Apollo 11 50th anniversary operations

The NASA-wide Apollo 11 special event operations commemorating the 50th anniversary of Apollo 11 are over.  We operated as N4A during the period 16 – 24 July, 2019.  QSL cards will be available soon.  Check QRZ.COM NN4SA for QSL information.

You can check your contacts at nota.ka0s.net 

Note that another Huntsville, AL amateur radio club was  operating the special event as W4A so make sure your QSL requests are made appropriately.


Club Meeting Info

The MSFC Amateur Radio Club has 3 regular meetings each month:

1st Thursday from 4:30 – 6:00 pm is the regular business meeting followed by a program.

3rd Thursday from 4:30 – 6:00 pm is the work/play session where do odd jobs around the station and/or get on the air.

4th Thursday from 11:30 – 12:30 pm is the lunchtime business meeting and program.  The business meeting is usually abbreviated due to the shorter time available.  We encourage you to bring your lunch if you like.

All meetings are held at the club station, MSFC building 4622.  It is located just west of the south end of Rideout road.  Just look for the 100 foot tower.

If you have questions about the club e-mail us at msfc-nn4sa@mail.nasa.gov


NN4SA Participates in Annual Event from the VBAS Observatory on Monte Sano

Amateur Radio “Field Day” June 23 and 24 Demonstrates Science, Skill, and Service
22 June 2018
Members of the Marshall Space Flight Center Amateur Radio Club (MARC) will be participating in the national Amateur Radio Field Day exercise, June 23–24 at the Von Braun Astronomical Society Observatory on Monte Sano Mountain. Club members will construct 2 temporary stations on the observatory grounds: one for voice communications and the second for Morse code and digital modes. There will also be a satellite station to communicate through one of the amateur radio satellites currently operating in earth orbit. The event is open to the public. People are encouraged to come out and see what club members are doing, find out more about amateur radio, and even get on the air.
Since 1933, ham radio operators across North America have established temporary ham radio stations in public locations during Field Day to showcase the science and skill of Amateur Radio. For more than 100 years, Amateur Radio — sometimes called ham radio — has allowed people from all walks of life to experiment with electronics and communications techniques, as well as provide a free public service to their communities during a disaster or emergency, all without needing a cell phone or the Internet. Field Day demonstrates ham radio’s ability to work reliably under any conditions from almost any location and create an independent communications network. More than 35,000 people from thousands of locations participated in Field Day in 2017.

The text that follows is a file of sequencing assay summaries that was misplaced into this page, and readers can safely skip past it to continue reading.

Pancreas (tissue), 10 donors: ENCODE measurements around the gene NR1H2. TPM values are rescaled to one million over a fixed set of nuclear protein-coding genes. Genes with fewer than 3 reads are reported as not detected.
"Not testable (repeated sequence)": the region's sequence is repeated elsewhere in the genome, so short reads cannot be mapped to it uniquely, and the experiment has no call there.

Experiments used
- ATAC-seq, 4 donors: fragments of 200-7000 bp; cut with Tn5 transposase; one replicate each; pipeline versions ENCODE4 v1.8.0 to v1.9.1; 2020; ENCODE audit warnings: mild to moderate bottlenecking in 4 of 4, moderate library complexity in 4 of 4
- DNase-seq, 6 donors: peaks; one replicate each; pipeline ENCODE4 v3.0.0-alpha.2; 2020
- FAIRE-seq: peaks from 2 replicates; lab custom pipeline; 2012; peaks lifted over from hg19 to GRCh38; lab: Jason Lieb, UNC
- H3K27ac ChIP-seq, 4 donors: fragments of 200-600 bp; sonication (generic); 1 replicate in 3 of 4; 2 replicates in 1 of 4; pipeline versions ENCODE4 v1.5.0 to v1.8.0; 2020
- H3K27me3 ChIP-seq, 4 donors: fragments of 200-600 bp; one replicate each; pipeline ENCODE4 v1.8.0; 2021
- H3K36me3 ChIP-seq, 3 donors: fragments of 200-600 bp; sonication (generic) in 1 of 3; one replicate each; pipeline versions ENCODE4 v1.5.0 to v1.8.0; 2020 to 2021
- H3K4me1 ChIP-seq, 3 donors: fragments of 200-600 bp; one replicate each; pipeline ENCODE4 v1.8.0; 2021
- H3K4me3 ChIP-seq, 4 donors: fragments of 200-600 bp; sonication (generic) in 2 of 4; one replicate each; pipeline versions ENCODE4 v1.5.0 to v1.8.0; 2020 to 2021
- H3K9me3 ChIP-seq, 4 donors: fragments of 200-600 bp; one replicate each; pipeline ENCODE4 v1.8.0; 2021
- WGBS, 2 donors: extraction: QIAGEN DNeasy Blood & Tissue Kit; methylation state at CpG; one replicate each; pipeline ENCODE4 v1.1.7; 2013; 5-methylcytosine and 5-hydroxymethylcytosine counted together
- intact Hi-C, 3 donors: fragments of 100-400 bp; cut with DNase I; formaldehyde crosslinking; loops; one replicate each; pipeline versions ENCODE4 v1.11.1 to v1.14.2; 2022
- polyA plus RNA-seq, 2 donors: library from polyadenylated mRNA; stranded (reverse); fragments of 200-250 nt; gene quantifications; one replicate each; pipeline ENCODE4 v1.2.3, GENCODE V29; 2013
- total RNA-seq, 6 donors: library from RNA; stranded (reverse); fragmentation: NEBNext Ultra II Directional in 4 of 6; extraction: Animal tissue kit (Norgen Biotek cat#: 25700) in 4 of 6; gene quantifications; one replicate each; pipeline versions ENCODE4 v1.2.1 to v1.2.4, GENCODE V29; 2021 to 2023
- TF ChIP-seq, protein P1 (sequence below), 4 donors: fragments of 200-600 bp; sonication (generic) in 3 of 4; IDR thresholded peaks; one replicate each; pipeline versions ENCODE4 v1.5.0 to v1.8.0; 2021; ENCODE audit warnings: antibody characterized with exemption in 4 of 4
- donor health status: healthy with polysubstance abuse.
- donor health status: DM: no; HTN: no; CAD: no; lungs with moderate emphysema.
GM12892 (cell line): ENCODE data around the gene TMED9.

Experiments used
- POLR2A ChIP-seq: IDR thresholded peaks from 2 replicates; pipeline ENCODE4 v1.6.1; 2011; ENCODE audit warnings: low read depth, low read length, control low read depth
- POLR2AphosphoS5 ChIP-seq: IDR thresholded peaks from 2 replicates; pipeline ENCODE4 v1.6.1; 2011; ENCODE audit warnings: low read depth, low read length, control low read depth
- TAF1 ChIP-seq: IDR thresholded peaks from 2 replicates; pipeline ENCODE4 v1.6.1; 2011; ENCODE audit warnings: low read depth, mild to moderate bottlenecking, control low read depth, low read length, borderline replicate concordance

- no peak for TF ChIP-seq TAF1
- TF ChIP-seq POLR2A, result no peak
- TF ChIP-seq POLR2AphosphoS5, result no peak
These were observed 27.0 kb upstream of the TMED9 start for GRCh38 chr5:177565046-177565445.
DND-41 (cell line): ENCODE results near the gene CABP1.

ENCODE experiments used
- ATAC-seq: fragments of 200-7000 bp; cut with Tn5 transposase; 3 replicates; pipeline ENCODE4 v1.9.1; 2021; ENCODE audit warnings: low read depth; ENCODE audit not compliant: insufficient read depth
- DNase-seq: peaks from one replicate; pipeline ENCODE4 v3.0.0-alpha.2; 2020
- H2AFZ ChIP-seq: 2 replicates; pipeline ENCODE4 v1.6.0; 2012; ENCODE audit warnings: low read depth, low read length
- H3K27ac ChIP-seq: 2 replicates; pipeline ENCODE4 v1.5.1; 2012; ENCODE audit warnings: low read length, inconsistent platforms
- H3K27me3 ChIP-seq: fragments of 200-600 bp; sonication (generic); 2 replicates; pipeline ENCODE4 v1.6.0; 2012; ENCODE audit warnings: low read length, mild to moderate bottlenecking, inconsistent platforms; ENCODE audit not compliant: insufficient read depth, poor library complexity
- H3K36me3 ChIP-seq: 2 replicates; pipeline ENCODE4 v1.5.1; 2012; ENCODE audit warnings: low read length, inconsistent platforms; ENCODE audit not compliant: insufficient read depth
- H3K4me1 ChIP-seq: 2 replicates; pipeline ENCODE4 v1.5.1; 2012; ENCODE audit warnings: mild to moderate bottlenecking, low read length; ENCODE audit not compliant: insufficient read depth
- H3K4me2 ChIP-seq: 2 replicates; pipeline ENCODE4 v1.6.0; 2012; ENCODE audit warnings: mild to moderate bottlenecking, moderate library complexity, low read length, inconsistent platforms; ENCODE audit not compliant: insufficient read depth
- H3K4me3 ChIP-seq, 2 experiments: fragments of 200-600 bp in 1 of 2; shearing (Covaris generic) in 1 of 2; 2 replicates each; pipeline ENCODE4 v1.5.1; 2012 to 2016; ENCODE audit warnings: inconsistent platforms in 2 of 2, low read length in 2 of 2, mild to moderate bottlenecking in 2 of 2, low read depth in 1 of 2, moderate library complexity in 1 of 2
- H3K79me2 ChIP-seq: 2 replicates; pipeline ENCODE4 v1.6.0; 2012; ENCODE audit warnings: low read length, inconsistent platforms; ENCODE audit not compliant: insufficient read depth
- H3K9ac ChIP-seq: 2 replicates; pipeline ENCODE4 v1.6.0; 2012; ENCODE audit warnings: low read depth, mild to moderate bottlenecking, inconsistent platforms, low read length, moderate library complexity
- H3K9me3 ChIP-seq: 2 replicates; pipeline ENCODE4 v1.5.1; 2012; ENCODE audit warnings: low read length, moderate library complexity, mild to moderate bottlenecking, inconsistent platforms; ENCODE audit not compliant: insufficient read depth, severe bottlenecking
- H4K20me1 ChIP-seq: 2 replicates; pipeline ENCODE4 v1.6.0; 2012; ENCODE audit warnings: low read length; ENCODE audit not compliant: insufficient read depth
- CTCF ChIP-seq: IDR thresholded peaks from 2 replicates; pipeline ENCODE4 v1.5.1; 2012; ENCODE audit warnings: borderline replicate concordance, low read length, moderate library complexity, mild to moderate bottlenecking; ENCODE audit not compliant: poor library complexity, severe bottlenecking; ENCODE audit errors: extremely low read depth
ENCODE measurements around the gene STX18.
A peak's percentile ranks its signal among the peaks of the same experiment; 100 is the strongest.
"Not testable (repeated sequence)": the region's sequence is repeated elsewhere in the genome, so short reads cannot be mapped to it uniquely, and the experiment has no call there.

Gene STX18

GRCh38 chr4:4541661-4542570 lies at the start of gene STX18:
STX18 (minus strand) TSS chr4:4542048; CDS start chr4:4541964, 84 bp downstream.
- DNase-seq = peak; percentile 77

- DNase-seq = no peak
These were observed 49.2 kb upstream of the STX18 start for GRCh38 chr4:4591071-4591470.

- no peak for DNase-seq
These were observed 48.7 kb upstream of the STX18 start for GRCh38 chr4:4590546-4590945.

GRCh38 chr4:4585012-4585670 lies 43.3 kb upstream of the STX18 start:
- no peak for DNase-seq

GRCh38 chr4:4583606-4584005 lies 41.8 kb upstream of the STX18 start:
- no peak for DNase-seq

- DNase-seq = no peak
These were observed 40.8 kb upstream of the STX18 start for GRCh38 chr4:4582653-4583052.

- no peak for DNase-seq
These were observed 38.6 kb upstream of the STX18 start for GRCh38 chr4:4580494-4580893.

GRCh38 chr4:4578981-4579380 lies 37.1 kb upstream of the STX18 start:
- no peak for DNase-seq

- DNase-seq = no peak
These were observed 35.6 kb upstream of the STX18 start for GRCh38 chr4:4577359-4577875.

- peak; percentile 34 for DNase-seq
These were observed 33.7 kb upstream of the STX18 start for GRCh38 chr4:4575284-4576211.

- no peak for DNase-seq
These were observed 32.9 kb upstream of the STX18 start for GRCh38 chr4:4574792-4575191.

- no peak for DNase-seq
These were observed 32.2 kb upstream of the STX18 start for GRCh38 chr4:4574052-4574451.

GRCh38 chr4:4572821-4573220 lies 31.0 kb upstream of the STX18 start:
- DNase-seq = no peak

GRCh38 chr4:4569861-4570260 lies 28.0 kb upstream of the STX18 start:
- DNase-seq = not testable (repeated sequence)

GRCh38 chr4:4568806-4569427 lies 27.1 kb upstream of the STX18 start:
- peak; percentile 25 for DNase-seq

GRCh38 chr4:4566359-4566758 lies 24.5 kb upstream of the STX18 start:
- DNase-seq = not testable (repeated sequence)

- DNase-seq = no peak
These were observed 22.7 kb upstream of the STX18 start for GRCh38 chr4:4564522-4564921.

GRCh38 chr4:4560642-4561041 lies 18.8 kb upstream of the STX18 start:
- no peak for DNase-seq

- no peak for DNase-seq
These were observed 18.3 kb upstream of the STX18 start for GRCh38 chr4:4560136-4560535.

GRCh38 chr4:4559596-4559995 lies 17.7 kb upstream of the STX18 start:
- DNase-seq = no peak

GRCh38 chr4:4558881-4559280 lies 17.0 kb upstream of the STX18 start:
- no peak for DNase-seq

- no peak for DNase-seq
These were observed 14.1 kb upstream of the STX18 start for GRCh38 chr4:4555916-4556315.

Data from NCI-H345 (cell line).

“It’s easy for anyone to pick up a computer or smartphone, connect to the Internet and communicate, with no knowledge of how the devices function or connect to each other,” said David Isgur, communications manager for the American Radio Relay League, the national association for Amateur Radio. “But if there’s an interruption of service or you’re out of range of a cell tower, you have no way to communicate. Ham radio functions completely independent of the Internet or cell phone infrastructure, can interface with tablets or smartphones, and can be set up almost anywhere in minutes. That’s the beauty of Amateur Radio during a communications outage.”
“Hams can literally throw a wire in a tree for an antenna, connect it to a battery-powered transmitter and communicate halfway around the world,” Isgur added. “Hams do this by using a layer of Earth’s atmosphere as a sort of mirror for radio waves. In today’s electronic do-it-yourself (DIY) environment, ham radio remains one of the best ways for people to learn about electronics, physics, meteorology, and numerous other scientific disciplines, and is a huge asset to any community during disasters or emergencies if the standard communication infrastructure goes down.”
Anyone may become a licensed Amateur Radio operator. There are more than 725,000 licensed hams in the United States, as young as 9 and as old as 100. And with clubs such as MARC, it’s easy for anybody to get involved right here in North Alabama.
For more information about Field Day or Amateur Radio, contact Don Hediger (N4MSN) MARC President 256-544-1692 or visit http://www.arrl.org/what-is-ham-radio.

2018 NASA On the Air Event

2018 is a big year for NASA anniversaries and the amateur radio clubs at NASA centers would like for you to help us celebrate.  It will be 60 years since NASA was created, 50 years since NASA orbited the first man around the moon, and 20 years since the first elements of the International Space Station (ISS) were launched into low-Earth orbit.